These are difficult thoughts to parse through, huh?

That might be why it’s so difficult to decide what to keep and what to sell or donate. CDs are fairly generic. I have a stack to sort through to my right. Some will be sold or donated, others will be packaged away for six months or more. All around me are other CDs, DVDs, and assorted media that requires the same “first pass” checks that many of the other objects in this rental requires. The more stuff I hang onto, the more I have to maintain and take care of, including figuring out where to store them. The less stuff I hang onto, the more… empty I might feel, to some degree. I have no real attachment to my Masters of the Universe action figure collections – both old and new – yet I have them. I’ve photographed them a few times for essays and reviews here, so they have had some value, but I don’t really care about them on a deeply emotional level.

Similar to that plush, I just care that they’re not destroyed.

Maybe more so, though, I do like the Masters of the Universe characters and what the story is trying to achieve. It was a show pandering to action figure sales, but it has enough morals and ethics to have some weight even today as a way to teach kids and adults alike on some basic values in fantastical worlds. That’s enough to appreciate, but I’m not sure I need all of the characters that I’ve collected over the years. Perhaps they’ll be easier to part with once I’ve got the ball rolling on other collections.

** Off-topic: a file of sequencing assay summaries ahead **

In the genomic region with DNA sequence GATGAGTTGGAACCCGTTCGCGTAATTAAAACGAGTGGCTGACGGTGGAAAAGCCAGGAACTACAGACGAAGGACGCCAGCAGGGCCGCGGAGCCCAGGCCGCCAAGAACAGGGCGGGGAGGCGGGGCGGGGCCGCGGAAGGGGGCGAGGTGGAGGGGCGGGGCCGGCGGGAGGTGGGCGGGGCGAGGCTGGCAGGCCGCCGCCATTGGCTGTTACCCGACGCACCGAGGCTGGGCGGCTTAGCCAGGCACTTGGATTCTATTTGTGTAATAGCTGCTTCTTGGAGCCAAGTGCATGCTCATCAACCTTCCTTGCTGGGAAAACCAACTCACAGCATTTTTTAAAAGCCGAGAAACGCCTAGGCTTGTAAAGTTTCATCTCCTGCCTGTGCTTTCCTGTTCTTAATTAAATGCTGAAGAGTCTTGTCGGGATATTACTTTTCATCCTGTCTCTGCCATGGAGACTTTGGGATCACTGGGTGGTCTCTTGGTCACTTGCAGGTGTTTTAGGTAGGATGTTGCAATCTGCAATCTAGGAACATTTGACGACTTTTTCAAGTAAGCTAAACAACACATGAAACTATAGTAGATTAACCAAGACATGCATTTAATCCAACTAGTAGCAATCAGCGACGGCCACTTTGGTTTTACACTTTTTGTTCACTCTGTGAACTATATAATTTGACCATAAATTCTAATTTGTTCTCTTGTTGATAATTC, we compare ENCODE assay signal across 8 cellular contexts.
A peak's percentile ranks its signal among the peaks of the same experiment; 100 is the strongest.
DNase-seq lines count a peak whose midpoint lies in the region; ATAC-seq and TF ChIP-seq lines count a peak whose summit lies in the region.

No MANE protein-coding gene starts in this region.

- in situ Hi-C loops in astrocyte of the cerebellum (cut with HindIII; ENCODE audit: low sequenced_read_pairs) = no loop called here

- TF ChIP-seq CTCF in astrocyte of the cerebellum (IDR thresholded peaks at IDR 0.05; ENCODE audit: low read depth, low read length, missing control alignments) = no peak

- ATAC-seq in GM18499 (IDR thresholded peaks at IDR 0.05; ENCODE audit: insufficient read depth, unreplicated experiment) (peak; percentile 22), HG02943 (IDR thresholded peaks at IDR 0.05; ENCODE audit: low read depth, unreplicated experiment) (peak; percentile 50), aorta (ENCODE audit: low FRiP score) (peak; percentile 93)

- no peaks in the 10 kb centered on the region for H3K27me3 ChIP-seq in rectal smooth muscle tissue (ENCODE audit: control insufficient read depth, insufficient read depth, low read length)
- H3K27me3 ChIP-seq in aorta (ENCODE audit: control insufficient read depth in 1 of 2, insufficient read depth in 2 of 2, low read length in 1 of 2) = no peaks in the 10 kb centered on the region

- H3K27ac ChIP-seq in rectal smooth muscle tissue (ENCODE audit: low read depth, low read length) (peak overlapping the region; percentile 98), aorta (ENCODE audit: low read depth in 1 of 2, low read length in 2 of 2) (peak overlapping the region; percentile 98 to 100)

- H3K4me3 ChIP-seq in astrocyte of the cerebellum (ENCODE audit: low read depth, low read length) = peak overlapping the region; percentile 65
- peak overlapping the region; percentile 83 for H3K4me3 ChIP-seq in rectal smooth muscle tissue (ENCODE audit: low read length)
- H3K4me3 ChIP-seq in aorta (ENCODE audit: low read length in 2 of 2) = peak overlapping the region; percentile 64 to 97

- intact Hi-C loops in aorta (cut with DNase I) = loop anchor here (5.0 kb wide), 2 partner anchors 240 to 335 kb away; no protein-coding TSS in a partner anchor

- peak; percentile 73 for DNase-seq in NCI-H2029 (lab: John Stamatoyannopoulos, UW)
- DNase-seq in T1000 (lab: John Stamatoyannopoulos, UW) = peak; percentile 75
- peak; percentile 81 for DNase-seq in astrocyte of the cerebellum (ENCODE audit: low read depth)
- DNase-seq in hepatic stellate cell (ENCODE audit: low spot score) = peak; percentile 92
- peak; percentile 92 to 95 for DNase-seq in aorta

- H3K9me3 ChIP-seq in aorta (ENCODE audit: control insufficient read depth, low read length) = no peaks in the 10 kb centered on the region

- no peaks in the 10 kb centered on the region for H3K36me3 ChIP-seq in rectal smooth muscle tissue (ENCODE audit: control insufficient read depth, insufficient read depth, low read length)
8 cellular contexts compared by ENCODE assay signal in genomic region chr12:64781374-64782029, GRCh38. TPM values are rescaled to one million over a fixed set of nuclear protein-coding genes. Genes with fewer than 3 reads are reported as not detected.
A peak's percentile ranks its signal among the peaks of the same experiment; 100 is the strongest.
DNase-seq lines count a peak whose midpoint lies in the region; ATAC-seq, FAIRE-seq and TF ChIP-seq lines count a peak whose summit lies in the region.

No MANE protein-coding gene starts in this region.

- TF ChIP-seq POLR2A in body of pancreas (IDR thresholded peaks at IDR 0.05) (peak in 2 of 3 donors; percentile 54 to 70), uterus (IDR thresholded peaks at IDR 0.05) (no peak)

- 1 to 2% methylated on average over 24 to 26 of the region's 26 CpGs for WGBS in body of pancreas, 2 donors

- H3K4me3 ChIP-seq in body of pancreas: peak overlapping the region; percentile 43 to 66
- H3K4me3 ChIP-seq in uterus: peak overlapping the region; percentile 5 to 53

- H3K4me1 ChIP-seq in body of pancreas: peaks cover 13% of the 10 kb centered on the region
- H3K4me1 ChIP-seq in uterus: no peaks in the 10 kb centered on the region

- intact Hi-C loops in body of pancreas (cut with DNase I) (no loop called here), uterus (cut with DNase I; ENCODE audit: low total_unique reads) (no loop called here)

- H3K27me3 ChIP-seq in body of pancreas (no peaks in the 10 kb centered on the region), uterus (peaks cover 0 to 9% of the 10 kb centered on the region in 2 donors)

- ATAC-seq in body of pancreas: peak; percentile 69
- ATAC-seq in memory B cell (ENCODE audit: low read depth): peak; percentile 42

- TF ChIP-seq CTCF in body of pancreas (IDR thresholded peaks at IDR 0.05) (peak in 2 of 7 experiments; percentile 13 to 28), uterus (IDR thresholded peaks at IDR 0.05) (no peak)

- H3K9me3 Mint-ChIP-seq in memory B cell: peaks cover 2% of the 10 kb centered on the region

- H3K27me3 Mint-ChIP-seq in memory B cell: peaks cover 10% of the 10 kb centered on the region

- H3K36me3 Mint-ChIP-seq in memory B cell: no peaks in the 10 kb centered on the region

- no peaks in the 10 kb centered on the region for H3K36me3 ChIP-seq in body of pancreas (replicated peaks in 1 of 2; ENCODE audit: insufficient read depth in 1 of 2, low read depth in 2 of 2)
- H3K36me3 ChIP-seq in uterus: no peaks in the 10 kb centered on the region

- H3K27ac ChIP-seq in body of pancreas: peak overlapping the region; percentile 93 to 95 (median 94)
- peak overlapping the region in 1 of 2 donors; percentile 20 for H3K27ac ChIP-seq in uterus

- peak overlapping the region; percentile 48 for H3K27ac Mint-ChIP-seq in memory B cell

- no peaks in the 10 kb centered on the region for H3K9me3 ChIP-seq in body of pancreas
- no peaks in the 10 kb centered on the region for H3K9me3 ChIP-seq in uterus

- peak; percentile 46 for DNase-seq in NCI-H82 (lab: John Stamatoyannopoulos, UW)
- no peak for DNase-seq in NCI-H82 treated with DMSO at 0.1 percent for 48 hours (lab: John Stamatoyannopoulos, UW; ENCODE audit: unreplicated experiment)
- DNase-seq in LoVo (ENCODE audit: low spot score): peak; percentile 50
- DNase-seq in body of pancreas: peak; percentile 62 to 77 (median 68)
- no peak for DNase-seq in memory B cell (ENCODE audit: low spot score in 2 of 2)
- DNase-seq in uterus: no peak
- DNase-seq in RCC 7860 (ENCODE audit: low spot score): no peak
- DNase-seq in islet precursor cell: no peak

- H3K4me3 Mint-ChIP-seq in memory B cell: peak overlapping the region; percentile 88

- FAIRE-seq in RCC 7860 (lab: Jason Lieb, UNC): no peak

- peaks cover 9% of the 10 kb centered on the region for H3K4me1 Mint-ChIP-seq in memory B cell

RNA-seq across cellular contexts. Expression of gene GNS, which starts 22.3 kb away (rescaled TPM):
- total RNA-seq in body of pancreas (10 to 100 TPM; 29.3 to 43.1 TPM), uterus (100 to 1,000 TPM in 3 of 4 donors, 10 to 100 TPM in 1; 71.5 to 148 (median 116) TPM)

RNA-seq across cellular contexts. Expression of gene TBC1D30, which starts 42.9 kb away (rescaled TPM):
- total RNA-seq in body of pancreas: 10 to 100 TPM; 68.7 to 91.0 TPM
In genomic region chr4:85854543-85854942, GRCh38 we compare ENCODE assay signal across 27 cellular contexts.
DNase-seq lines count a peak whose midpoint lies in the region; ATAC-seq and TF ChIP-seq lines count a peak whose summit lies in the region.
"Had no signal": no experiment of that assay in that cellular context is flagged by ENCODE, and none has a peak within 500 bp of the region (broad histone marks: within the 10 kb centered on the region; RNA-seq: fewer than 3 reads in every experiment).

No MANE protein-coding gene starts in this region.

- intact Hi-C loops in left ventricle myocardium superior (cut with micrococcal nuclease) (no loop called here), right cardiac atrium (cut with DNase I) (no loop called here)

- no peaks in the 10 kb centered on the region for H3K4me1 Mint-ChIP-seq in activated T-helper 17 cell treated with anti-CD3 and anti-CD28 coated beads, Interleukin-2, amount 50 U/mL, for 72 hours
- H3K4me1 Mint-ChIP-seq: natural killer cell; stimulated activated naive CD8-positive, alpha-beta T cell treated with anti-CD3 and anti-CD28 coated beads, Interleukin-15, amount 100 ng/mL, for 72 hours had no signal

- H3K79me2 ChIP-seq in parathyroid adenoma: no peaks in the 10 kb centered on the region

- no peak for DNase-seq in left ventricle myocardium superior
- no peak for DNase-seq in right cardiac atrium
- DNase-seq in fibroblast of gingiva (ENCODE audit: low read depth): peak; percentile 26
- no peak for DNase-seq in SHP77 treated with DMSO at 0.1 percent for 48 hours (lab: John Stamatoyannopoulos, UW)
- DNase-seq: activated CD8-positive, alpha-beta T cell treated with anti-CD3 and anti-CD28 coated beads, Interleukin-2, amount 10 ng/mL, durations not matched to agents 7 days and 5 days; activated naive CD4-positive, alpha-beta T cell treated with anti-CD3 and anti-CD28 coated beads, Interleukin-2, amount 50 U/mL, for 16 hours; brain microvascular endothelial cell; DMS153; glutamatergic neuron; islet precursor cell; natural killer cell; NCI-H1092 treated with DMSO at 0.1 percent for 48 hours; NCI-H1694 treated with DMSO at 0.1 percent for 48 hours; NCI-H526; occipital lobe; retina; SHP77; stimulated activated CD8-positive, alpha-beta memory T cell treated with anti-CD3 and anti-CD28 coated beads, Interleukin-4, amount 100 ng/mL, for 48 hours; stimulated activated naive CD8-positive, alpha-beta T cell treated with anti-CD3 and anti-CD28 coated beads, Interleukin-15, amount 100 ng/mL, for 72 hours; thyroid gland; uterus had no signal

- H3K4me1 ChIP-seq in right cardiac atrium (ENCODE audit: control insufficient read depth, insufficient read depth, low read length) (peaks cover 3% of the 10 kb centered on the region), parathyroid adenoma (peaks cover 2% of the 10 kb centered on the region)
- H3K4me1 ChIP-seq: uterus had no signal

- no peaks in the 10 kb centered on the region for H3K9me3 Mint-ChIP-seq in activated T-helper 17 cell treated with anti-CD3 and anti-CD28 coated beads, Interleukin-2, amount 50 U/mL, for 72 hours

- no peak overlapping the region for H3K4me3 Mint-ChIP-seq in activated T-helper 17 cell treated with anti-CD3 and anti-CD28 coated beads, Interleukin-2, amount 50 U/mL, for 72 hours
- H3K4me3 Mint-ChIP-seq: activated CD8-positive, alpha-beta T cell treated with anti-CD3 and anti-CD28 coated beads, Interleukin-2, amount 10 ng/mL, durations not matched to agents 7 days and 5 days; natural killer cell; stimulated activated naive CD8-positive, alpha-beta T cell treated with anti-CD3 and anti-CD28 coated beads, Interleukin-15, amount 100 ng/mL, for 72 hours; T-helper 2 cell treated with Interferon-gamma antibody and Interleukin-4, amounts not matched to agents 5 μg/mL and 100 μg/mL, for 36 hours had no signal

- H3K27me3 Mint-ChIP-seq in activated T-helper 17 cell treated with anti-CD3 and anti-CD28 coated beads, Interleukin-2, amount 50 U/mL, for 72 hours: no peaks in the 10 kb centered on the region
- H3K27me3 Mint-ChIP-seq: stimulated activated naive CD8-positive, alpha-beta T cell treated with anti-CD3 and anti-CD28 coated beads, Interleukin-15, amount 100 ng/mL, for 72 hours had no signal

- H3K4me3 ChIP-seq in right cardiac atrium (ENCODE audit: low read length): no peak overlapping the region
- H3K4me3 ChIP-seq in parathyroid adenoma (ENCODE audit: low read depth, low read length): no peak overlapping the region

I’ll keep my GI Joe sets for as long as I can.

When asked if everything were to burn down, what I’d recollect, I replied years ago with my GI Joe collection. They best represent my childhood, along with my X-Men collection, so I will probably just catalog, box, and move them en masse. My current roadblock is my NES collection, which is taking up valuable real estate on my workbench, waiting to be sorted. I should prioritize time tomorrow to address that, but I often find myself distracted by other priorities.

Here’s where things start to break down for me.

On Friday, I wrote a list of things I wanted to do: transcribe some videos I took while on vacation, transcribe some other videos I took of a meeting, study up on some work concepts, get my car worked on, write my big essay related to “The Story” which will be an effective summary of where I am and where I want to go, clear off the workbench of all those NES games, get done with a few weeks of editing, and start writing an email that hopefully won’t change my life’s path too much but is something I need to write to air out weeks of grievances. Oh, and find my headphones.

That seems like a lot but really isn’t terribly bad.